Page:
Recently, famous model-actress, Milla Jovovich, received wide media exposure for her views on co-sleeping. Co-sleeping is code for parent-child bed-sharing.
She and her British film producer husband sleep in the same bed as their daughters – every night. One daughter is 7 year’s old, the other just a few months old.
Ukranian-born Milla believes that her family is more connected because they all share a bed. She also contends that her daughter is much better behaved as a result.
Milla can’t understand why we in the West are so “disconnected” with our children, and why we think co-sleeping isn’t always a good idea. Model Milla takes it even further. She says she’s inspired by African parents because they co-sleep with their children.
The one thing that Milla and I share, is an interest in co-sleeping. In fact, in my recently published book, “BUT I’M NOT TIRED!” I discuss co-sleeping at some length, because it’s such a common problem in my child and adolescent psychology practice.
A few of Milla’s views about co-sleeping are spot-on. First, it’s true that there are strong cultural influences that determine whether or not parents co-sleep with their children. Second, she’s correct that co-sleeping isn’t generally the “Western way.” Third, it’s true that co-sleeping is a matter of personal choice.
As for cultural influences that inspire her, she’s right that in developing countries, it’s common for parents to co-sleep with newborns. Toddlers are normally cast out from the parental bed as soon as the next newborn comes along and takes the spot. Unlike Milla’s daughter, they’re seldom in the parental bed at seven years of age.
When there is space in the home for more than one bedroom, as is often the case in the West, co-sleeping is more a matter of personal choice. Milla certainly hasn’t let sleeping dogs lie on this point. And, why shouldn’t she break the silence on co-sleeping? While Western culture values individual sleeping arrangements from birth, there’s evidence to show that up to 70% of white American parents have recently co-slept with their child or children, and the numbers appear to be increasing.
A few of these parents agree with Milla that the “Western way” is “disconnected.” Like her, they believe that co-sleeping is a more natural, kinder arrangement that improves parent-child attachment.
Yet, while they’re entitled to their opinions, they’re a bit short on facts. For example, if parents meet their baby’s needs, attachment occurs at around 7 months of age, with or without co-sleeping.
Also, Milla’s point that co-sleeping has caused her seven year old to be more respectful and agreeable, has no expert support. The good behaviour has more to do with the luck of the draw genetics (that is, her temperament), and daytime parenting, than with night-time co-sleeping. Milla’s newborn may just prove this point one day. Even with co-sleeping, she may not be as eager to please her parents as is her sister.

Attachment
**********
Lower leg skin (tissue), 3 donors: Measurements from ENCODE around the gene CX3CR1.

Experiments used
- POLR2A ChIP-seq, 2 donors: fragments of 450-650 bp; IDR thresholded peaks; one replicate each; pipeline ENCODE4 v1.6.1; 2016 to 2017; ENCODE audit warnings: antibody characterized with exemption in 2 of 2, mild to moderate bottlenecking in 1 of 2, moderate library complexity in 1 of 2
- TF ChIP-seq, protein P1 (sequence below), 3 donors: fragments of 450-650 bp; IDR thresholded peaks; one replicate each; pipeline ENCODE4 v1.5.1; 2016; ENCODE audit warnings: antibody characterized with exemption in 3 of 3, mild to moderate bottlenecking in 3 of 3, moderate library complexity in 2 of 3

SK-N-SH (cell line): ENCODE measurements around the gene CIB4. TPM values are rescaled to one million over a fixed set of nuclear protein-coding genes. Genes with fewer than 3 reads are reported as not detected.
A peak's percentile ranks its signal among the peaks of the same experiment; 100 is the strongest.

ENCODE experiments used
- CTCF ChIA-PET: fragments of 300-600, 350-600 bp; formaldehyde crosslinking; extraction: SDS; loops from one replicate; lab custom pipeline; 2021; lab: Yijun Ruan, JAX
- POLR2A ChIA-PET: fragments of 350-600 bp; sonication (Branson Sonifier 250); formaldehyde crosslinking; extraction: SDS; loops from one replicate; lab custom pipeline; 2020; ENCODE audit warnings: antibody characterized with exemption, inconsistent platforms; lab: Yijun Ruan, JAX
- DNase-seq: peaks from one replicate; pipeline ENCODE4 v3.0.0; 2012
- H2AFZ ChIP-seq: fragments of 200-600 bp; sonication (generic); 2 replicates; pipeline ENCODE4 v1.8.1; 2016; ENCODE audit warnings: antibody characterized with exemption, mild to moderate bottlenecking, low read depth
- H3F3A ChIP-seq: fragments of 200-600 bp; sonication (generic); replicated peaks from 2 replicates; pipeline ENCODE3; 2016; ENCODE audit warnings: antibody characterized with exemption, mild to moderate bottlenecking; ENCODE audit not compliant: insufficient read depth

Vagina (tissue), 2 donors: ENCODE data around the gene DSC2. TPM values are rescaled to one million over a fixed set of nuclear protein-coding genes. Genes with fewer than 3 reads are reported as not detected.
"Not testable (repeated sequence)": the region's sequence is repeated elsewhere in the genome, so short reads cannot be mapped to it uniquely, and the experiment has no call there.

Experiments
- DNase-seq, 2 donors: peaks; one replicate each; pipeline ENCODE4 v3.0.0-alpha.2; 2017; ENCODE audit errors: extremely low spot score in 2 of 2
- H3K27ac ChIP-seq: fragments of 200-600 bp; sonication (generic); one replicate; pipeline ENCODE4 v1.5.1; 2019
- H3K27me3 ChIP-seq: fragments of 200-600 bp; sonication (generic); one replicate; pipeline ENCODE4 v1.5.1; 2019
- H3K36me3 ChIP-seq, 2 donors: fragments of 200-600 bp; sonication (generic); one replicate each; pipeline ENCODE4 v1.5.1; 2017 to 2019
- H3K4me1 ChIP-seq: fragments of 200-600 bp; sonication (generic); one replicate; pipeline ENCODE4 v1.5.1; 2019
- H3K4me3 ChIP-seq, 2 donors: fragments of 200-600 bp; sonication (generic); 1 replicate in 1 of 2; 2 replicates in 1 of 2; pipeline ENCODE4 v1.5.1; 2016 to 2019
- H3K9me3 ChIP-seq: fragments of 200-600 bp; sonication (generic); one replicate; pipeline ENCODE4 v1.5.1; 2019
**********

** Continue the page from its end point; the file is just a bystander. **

Regardless, the fact that Milla’s happy with the co-sleeping arrangement means it’s fine. It’s not a moral or psychological issue, so it’s best not to make valued judgments either way.
On that note, there are no known studies to show that an individual sleeping arrangement is harmful. Sleeping arrangements are not about disconnection or attachment or compliance or respect. They’re about what works for the family.
And, unlike Milla, for many parents, the co-sleeping arrangement doesn’t work well at all. For them, it’s disruptive because, although their children may co-sleep like logs, sleeping children are rolling logs. So, parents are not only constantly awakened through the night, they wake up exhausted, night after night. Needless to say, exhausted parents are not good for children.
Why do parents co-sleep then? When parents co-sleep with their children because they can’t get them to sleep any other way, it’s called reactive co-sleeping. This means that it’s not a lifestyle choice, but it feels as if it’s the only way out.
In the short-term, co-sleeping is easier, but it rarely works in the long-term. So, if you don’t enjoy co-sleeping, it may be better to help your children face their fears. And, instead of succumbing to children’s sleep refusal, it’s a good idea to set limits for bedtime and sleep time.
There are at least 5 more issues to consider before you decide to co-sleep with your child:
- Co-sleeping with infants has been associated with Sudden Infant Death Syndrome (SIDS).
- There’s a taboo around co-sleeping with older kids. What will happen if Milla has a show in Milan? Will her seven-year-old daughter continue to co-sleep with her dad?
- What if the Jovovich’s have more children? If four in the bed’s not a crowd, five could be a tipping point.
- In my experience, many families regret co-sleeping, down the track. As their co-sleeping logs grow bigger, parental sleep gets more disrupted.
- The co-sleeping habit is hard to break. There’s no doubt that co-sleeping once in a blue moon is fine, because it won’t create a habit. I co-slept with my children, in their beds, very infrequently. I made the choice on those rare nights when they were very upset or very excited about a big event. Say, their grandfather’s death, or a holiday beginning the next day. And, as soon as they were asleep, I’d leave.
At what age, then, should you stop co-sleeping and get your kids to sleep independently? I suggest that, if you’re not up for co-sleeping as a lifestyle choice, it’s best not to start it in the first place.
On the other hand, if your child is firmly in the habit of co-sleeping with you, there are strategies in my book, BUT I’M NOT TIRED! that will help you to resolve the problem. Who knows? One day even Milla might want some ideas on how to break her children’s co-sleeping habit.
Names, locales, people and incidents have been fictitiously created by the author. Any resemblance to actual people, places or individuals is completely coincidental.